Join Granada’s Revival

1. Where to Stay

The courtyard in the Hotel Plaza Colon.Photo: Courtesy of the Hotel Plaza Colon

Do a good deed when you stay at the Hotel con Corazón (from $48), where all profits go to local education. Have a cocktail by the pool or catch the breeze in a large, locally made hammock in the courtyard.

Ten-month-old Casa Silas B&B (from $45) is a pretty, refurbished colonial home with just two rooms, which means extra-personalized service from the Canadian owners (and their pup, Silas). Soak in the small, sunny pool while you wait for your cooked-to-order breakfast.

Reserve one of the second-story rooms at the Hotel Plaza Colon (from $109) to score a terrace overlooking Parque Colón (a.k.a. Parque Central). See the leafy heart of Granada from your rocking chair, the favorite seat of Nicaraguans everywhere.

2. Where to Eat

The interior and garden seating at El Jardin d'Orion.Photo: Courtesy of El Jardin d’Orion

Cheap eats abound on Calle La Calzada, Granada’s restaurant row. The best traditional Nicaraguan fare —pupusas, $3; or Indio Viejo (meat stew with local cheese and plantain), $2.60—is at Comidas Tipicas y Mas (from Parque Colón, first on right).

A high-end French meal at Jardin d’Orion (Calle Caimito, south end of Parque Colón; 505-8429-6494) won’t set you back more than $75 for two (a three-course meal with wine pairing). The colonial building is newly renovated, but the lush garden is a more romantic setting.

Drink enough sangria to forget the past at Doña Conchi (Calle Caimito de la Alcadia, #413; 505-2552-7376). In between tapas courses, examine the bullet holes in the wall. They’re supposedly from the attempted execution of a wannabe American conqueror in 1858.

3. What to Do

El Motombo, left, and the expat haven Mavericks, right.Photo: Courtesy of Chocolate Momotombo (shop); Courtesy of Maverick’s

Cobblestoned streets are lined with varied, wallet-friendly shops owned by both expats and locals. Sample cold, fresh sweets made from raw, unpressed cacao beans at Momotombo on Parque Colón. Nearby at the Sultan Cigars’ storefront (next to Hotel Alhambra), score a box of ten hand-rolled stogies for about $5. Pick up your own guayabera—the classic Latin four-pocket linen shirt—for under $30 at Guayaberas Nora (eighteen yards west of fire station, 418-505-2552-4617).

Consider the city’s burgeoning art movement in the open-air gallery of La Casa de los Tres Mundos Foundation. Around the corner, buy and swap books, trade info, or sip a coconut-mango smoothie at Maverick’s (104 Calle El Arsenal; 505-8432-4724), the favored hangout of English-speaking residents.

Take your own private, sunset booze cruise around Las Isletas, the pretty archipelago of 365 small, lush islands in Lake Cocibolca. About 90 minutes before the sun goes down, grab a cab to the lakeside dock of the Restaurante La Cabaña Amarilla for $2. Negotiate a one-hour tour with the waiting boatmen (about $15 for two people). Get some beers and a loaner cooler from the restaurant.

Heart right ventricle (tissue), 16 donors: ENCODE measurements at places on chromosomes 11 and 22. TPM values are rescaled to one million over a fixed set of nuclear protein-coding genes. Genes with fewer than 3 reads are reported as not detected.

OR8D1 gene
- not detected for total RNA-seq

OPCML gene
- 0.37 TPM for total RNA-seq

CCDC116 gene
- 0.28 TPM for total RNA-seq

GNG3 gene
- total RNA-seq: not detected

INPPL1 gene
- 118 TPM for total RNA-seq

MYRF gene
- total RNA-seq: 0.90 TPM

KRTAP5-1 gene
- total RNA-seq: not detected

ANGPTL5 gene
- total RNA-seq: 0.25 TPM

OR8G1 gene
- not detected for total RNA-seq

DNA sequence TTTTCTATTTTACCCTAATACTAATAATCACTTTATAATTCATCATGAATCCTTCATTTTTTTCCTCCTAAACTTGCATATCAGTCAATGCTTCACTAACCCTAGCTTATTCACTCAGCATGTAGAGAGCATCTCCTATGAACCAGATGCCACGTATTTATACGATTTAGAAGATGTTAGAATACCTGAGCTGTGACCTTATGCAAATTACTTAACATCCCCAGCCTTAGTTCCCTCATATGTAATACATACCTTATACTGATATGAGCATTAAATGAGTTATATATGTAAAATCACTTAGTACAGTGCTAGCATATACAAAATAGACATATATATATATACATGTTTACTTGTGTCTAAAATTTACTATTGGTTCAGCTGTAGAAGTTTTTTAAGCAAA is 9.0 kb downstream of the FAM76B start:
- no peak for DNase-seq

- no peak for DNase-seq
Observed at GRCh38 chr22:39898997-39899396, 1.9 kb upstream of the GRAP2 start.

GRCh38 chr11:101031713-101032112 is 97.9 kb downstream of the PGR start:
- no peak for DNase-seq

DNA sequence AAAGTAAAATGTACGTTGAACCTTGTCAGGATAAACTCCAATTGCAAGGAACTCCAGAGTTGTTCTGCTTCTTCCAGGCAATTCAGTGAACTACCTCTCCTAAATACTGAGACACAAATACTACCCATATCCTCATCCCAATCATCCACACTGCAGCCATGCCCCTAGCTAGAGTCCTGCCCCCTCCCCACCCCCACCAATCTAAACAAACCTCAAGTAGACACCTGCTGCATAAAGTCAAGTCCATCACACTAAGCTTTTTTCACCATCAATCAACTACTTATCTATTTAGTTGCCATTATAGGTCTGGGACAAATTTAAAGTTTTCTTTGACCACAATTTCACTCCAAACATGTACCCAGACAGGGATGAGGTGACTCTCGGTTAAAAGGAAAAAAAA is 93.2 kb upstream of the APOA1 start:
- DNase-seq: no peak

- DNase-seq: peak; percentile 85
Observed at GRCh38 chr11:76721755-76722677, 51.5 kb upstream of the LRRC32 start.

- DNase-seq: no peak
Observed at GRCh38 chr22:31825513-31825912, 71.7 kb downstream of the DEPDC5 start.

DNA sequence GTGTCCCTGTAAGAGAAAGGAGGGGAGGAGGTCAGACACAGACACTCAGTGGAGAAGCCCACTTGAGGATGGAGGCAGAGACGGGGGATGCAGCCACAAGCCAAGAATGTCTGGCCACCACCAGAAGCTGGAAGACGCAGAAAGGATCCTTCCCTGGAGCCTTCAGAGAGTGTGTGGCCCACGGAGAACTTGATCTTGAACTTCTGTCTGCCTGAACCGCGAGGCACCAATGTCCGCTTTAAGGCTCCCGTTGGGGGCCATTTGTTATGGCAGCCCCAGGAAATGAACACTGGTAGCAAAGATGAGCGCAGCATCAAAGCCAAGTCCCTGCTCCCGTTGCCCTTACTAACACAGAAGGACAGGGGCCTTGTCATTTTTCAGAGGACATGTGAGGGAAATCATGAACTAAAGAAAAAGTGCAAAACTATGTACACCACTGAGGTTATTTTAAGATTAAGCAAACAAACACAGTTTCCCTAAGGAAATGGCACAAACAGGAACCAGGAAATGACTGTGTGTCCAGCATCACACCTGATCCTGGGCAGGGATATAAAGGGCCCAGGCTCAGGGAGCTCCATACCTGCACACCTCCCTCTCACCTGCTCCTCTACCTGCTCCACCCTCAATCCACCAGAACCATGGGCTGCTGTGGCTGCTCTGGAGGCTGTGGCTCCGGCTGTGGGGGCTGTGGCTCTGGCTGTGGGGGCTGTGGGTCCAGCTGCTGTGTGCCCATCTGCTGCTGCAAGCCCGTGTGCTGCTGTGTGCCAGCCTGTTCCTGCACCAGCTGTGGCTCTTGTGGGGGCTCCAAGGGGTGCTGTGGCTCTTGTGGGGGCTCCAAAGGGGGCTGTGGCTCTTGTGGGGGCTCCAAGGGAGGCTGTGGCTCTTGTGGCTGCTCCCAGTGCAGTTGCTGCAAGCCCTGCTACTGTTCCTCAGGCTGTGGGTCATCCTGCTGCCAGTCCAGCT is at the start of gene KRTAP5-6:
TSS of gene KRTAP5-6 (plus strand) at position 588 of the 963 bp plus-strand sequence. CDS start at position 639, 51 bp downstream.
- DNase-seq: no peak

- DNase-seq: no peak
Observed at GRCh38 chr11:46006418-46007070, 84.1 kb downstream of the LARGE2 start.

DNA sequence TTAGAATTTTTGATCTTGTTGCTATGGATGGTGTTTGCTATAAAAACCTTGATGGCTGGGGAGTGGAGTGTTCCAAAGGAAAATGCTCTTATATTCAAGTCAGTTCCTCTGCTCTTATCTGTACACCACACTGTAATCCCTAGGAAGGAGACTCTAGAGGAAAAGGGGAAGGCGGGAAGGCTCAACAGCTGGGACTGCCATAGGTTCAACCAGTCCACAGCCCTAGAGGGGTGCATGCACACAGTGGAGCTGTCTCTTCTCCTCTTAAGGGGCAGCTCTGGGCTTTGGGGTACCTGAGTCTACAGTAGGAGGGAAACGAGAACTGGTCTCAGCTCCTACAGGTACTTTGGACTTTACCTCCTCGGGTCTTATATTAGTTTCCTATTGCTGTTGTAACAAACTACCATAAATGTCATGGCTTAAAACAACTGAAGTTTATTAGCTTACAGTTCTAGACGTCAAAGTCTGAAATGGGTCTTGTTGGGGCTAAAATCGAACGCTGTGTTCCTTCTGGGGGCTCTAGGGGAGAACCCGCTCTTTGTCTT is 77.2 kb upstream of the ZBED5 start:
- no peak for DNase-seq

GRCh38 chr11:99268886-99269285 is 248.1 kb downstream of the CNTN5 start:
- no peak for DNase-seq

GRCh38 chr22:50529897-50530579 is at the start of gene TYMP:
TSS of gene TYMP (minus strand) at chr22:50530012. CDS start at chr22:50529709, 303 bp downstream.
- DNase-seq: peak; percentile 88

Hotel El Club hosts a DJ-and-booze-fueled dance party on weekend nights. Or take it easy at Café Nuit (Calle La Libertad; 505-2552-7376), where live salsa pulses through the open-air courtyard and $7 buys you a 375ml bottle of Flor de Caña rum, a bottle of Coke, and some limes.

4. Insider’s Tip

Laguna ApoyoPhoto: Robert Keddy

Take a twenty-minute, $10 cab ride to Laguna de Apoyo, where you can cool off in a freshwater volcanic-crater lagoon. Skip the Monkey Hut and its $6 “admission fee,” and instead ask your driver to drop you off at the free public-access area just past the hostel’s entrance. Cheap beers and fresh fish await.

5. Oddball Day

El Estadio, left, and a sailing lesson, right. Photo: Laura Siciliano-Rosen (Estadio); Ferdinand Hofer (Sailing)

Rent a bike from Eco Expedition Tours ($1 per hour; 201 Calle La Calzada) for the breezy ten-minute commute to Lake Cocibolca. Take a half-day lesson at the country’s only sailing school, Velago Nicaragua (two hours, $50 for four people). On your way back to town, snack on a veggie-curry crêpe ($3.20) at the Nectar Café (Calle La Calzada, 505-2552-6095). If the Granada Tiburones are playing at home (ask at your hotel), get a ticket for the night game ($0.75–$2.50). Take a taxi to El Estadio “Flor de Caña” Roque T. Zavala (Calle La Immaculada) and be sure to go hungry — the food vendors are half the point. Pair the vigorónes (yucca, chicharron, and spicy cabbage salad in a banana leaf; $1) with a cold can of Toña, and watch the next Dennis Martínez throw a no-hitter.

6. Links

The writers of the Moon Handbooks’ guide to Nicaragua operate GoToNicaragua; the forum is especially helpful for having your questions answered by other travelers and the authors themselves. is a comprehensive online guide to Nicaragua, with hotel, restaurant, activity, and background information for Granada and other areas.

Familiarize yourself with Nicaraguan news by checking out English-language newspapers The Nicaraguan Post and The Nica Times, or the Granada-based magazine Between the Waves.

The new bilingual underground-arts-and-culture mag Hecho created by two Managua-based American designers, is downloadable online.

Join Granada’s Revival